# Which equations are solved by the PGS or TGS?

Discussion in 'Physics' started by HA1N, May 11, 2021.

1. ### HA1N

Joined:
Feb 17, 2021
Posts:
6
Hello Development Team,

I'm currently working on a robot simulation in Unity3D using the articulation body feature.
For my research it is important to understand the methods and algorithms the program uses to do a in depth comparison with Matlab/Simulink.

It is known that the iterative Featherstone Algorithm is used to get the all the velocities/forces/accelerations of each component of the articulation body. Using an unknown approach the equations of motion (EOM) are defined and the constraints are used to get a linear complementarity problem (LCP) or mixed linear complementarity problem (MLCP). This LCP/MLCP is then solved by the Projected Gauss-Seidel or Temporal Gauss-Seidel solver using a fixed timestep. (see https://www.researchgate.net/profil...04585159aa4cb43d8/Physics-Based-Animation.pdf)

My question aims to get a better understanding of how the LCP or MLCP is derived in PhysX. The temporal Gauss-Seidel solver is explained in the following paper: https://matthias-research.github.io/pages/publications/smallsteps.pdf. There a position based approach is used but I have found no sources that explain this approach for rigid bodies in detail.

In summary, I'm interested in how the EOM are derived and then converted to a LCP/MLCP that is solved by the mentioned solvers. Is there any bibliography of literature PhysX is based on or a brief documentation of the implemented algorithms/methods and where they originated from?

Kind regards,
Niklas

2. ### arfish

Joined:
Jan 28, 2017
Posts:
777
Hi,

I think this applies for most game engines, including Unity:

"...Unfortunately gaming engines are known for sacrificing physical accuracy to gain stability – by introducing artificial damping, or even more drastic measuressuch as ignoring Coriolis forces as in Havok and PhysX..."

Erez, Tom. et al. 2015. Simulation Tools for Model-Based Robotics: Comparison of Bullet, Havok, MuJoCo, ODE and PhysX. IEEE International Conference on Robotics and Automation (ICRA)

Edy likes this.
3. ### HA1N

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Feb 17, 2021
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Thank you for your reply! I have seen this paper already and it would definitley help to know the approach and simplifications used in the program. The documentation of PhysX 4.1 states that for an Articulation "velocity clamps or damping may be required to ensure stability of the simulation at large angular velocities", which is in accordance to the paper.

### Unity Technologies

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Jul 24, 2013
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574
Just wanted to say that the paper mentioned talks about PhysX from back in 2015, which was pre PhysX 4.1, and didn't have the reduced space articulations that we have now.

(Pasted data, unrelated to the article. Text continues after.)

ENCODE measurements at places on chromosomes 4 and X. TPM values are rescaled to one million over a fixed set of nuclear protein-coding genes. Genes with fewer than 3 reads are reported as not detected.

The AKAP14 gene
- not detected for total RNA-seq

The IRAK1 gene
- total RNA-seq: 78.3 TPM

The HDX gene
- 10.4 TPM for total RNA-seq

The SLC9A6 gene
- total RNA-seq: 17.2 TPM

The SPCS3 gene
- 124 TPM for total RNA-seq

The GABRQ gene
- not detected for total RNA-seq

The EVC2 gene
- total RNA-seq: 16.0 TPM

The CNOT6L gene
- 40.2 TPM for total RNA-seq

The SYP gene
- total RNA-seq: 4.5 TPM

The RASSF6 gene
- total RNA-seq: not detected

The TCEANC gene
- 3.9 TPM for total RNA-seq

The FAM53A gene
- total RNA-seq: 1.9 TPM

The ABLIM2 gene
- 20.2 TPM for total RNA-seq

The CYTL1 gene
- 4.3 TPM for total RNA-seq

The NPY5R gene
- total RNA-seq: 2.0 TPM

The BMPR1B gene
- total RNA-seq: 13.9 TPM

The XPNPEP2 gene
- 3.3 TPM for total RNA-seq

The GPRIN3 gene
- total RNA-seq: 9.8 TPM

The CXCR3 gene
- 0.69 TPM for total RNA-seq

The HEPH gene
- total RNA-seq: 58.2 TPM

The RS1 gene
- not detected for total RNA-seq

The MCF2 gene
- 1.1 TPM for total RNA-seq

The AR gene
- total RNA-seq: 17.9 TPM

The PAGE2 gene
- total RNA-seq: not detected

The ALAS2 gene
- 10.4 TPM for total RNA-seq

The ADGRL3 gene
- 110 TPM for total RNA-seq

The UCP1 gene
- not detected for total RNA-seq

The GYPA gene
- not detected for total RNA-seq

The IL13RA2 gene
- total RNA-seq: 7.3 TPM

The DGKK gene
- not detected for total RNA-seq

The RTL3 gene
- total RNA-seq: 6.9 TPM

Sab_Rango, HA1N and arfish like this.
5. ### KarimGharbi

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Nov 29, 2022
Posts:
1
Why it is written in the internet that Unity 2021.1 is using a built in physic engine, which is somehow a version of PhysX 4.1.1, but the solver that the user has as an option in the project settings are only Projected Gauss Seidel and Temporal Gauss Seidel solvers and not the built in solver of PhysX like PBD, PD, acticulation solver, Featherstone solver and cloth solver? Can someone explain me what is the difference between the built in Unity solvers and the PhysX solvers?

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7. ### leebissessar5

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Nov 15, 2022
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Didn't know it ignored Coriolis forces. My controllers still work assuming the dynamic model had Coriolis, so I guess the effect is negligible.

Guess I need to change some things in my documentation.

8. ### Edy

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Jun 3, 2010
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2,364
I don't know if ArticulationBodies are different, but in PhysX 3.x and 4.x standard Rigidbodies doesn't even integrate the Euler equations:
https://forums.developer.nvidia.com...pxrigiddynamic-in-pxscene-simulate-dt/27677/5

This means that the physics simulation of rigidbodies with non-uniform inertia (almost anything not being a primitive) is plainly faked and unrealistic. For example, these objects won't exhibit any precession when rotating freely: their angular velocity vector remains constant.

9. ### leebissessar5

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Nov 15, 2022
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That makes sense. Unity is a game engine first and foremost, but things might change in the future given how a lot of research papers now are discussing using Unity to create digital twins (which my project was based on).

There's a lot of areas I think could improve. I kind of wish PhysX allowed for double-precision Vector3s so I could actually have a decent rocket simulation in Unity. Another is more accurate fluid dynamics such as drag being a tensor. People will implement their own solutions either way, including myself.

10. ### leebissessar5

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Nov 15, 2022
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One thing I'm really curious about though is the interaction between connected Articulation and Rigid Bodies. How does it solve loop joints, etc.